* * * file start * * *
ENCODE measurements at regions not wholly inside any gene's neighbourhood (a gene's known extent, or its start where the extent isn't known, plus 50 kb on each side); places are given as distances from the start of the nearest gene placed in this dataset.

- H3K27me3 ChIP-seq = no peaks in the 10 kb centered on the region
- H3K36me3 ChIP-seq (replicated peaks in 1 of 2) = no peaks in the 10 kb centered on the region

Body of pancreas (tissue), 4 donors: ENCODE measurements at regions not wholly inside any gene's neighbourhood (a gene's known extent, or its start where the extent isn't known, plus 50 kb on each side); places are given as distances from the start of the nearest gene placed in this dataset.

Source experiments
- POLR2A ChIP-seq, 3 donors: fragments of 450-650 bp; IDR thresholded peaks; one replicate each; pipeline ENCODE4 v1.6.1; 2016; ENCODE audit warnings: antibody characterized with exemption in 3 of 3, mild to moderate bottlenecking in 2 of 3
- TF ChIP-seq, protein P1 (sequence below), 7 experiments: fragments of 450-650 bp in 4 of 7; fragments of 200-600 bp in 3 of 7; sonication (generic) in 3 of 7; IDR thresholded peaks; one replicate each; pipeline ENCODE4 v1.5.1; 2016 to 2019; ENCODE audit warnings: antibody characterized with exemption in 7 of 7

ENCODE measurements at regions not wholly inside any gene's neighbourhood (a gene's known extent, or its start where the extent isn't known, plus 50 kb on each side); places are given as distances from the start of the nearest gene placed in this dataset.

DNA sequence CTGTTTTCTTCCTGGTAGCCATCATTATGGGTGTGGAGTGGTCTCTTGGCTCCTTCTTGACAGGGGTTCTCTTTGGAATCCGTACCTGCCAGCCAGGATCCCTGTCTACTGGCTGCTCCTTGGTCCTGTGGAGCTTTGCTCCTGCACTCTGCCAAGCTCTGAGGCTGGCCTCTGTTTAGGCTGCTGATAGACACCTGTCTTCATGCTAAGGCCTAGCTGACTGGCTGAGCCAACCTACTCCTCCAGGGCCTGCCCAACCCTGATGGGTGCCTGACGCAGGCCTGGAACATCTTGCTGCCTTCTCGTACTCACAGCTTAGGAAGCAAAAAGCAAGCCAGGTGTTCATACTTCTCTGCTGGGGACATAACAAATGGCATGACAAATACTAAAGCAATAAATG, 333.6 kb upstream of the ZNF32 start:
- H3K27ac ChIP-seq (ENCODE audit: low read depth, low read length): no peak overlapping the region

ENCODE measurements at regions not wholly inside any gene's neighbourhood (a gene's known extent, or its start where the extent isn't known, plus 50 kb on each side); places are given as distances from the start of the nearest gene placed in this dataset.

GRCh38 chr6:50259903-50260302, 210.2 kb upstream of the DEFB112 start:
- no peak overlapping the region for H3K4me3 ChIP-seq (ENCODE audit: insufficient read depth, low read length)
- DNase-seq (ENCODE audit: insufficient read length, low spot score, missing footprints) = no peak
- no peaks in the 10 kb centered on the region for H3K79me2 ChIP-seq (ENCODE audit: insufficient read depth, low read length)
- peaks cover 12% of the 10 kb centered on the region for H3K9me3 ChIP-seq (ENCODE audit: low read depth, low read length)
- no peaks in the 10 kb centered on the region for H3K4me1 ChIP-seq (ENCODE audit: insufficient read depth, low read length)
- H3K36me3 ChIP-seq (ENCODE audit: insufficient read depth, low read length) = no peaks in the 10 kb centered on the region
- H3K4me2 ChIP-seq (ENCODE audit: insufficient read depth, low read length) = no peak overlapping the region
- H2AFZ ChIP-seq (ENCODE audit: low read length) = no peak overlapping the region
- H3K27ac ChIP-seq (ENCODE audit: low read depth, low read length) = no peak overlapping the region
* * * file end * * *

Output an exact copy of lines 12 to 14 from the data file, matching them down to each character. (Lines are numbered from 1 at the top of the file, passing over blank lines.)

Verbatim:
GRCh38 chr6:50259903-50260302, 210.2 kb upstream of the DEFB112 start:
- no peak overlapping the region for H3K4me3 ChIP-seq (ENCODE audit: insufficient read depth, low read length)
- DNase-seq (ENCODE audit: insufficient read length, low spot score, missing footprints) = no peak